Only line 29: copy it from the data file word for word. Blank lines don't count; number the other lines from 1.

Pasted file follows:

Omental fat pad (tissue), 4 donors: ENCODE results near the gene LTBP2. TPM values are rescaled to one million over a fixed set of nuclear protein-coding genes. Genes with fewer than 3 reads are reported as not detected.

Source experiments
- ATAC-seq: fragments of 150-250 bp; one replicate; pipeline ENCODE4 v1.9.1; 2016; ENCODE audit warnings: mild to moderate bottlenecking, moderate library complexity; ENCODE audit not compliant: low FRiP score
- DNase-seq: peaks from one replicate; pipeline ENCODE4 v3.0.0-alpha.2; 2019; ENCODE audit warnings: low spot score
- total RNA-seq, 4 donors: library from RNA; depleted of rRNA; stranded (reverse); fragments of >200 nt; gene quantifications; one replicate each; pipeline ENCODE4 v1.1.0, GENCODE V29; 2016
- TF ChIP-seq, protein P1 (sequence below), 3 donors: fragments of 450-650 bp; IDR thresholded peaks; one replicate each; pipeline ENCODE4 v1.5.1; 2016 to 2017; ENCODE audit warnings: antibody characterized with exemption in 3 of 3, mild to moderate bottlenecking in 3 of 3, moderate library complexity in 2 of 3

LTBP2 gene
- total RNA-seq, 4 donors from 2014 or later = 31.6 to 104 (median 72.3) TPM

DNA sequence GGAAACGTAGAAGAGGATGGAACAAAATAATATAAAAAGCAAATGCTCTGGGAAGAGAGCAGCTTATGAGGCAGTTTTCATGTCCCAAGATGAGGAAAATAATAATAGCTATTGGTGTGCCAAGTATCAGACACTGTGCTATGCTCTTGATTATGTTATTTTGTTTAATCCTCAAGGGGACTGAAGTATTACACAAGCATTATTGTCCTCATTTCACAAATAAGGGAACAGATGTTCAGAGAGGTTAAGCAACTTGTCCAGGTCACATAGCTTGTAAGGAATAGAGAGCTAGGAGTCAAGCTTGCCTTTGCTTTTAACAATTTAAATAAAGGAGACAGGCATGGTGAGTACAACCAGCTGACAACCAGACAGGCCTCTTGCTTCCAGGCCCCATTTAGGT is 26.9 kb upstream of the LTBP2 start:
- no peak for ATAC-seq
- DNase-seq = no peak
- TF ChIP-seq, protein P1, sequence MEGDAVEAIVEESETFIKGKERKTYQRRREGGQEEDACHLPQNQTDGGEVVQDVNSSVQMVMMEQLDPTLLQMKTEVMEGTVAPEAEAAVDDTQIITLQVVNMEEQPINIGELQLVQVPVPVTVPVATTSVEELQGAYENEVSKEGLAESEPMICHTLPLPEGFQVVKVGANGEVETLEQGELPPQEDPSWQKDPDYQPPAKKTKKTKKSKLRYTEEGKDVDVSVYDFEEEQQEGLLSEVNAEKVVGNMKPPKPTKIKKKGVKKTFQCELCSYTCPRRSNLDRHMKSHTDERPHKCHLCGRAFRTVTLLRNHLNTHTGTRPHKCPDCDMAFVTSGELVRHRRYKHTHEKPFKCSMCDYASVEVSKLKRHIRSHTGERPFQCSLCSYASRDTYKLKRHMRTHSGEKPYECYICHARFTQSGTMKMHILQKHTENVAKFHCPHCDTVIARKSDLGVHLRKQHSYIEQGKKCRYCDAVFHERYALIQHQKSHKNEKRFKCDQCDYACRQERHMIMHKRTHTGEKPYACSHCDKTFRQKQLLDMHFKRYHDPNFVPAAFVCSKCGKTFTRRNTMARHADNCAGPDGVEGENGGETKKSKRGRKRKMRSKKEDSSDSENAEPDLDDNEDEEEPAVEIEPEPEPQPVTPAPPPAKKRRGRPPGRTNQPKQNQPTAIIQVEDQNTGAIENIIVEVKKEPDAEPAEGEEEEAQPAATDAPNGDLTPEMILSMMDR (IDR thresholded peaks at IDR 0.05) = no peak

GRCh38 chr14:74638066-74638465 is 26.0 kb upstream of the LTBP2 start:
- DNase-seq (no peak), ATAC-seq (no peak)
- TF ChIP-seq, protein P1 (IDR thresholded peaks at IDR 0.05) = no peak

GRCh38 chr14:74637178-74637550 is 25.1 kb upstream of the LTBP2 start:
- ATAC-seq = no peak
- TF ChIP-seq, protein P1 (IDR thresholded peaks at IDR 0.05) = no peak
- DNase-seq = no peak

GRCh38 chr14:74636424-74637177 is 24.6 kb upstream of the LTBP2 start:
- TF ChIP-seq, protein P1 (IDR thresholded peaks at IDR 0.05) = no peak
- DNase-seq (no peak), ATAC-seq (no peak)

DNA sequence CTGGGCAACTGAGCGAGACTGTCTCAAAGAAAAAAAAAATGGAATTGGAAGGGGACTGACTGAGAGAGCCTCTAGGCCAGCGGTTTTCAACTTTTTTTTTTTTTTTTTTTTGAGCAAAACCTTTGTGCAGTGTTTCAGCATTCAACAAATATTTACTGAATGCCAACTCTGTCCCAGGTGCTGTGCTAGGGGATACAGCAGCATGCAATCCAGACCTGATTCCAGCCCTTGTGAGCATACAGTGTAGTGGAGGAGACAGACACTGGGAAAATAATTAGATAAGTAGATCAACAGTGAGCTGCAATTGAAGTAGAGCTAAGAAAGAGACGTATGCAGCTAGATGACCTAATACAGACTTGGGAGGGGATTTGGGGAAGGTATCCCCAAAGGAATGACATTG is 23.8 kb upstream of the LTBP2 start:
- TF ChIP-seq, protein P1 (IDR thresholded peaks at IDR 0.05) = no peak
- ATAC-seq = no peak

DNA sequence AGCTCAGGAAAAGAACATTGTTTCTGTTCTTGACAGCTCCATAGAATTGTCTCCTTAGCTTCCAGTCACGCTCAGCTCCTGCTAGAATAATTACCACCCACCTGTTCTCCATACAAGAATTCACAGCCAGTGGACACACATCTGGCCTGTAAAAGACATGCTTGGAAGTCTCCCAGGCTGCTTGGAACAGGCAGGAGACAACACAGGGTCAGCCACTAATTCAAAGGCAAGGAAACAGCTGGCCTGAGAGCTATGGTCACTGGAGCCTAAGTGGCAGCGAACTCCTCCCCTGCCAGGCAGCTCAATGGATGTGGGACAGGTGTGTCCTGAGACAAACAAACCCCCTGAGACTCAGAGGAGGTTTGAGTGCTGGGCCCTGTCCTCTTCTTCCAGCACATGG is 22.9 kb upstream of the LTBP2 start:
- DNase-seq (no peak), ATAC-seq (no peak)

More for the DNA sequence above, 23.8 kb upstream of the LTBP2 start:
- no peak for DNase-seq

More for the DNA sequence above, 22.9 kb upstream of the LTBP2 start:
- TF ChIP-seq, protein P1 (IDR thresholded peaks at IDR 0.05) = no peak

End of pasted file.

- no peak for DNase-seq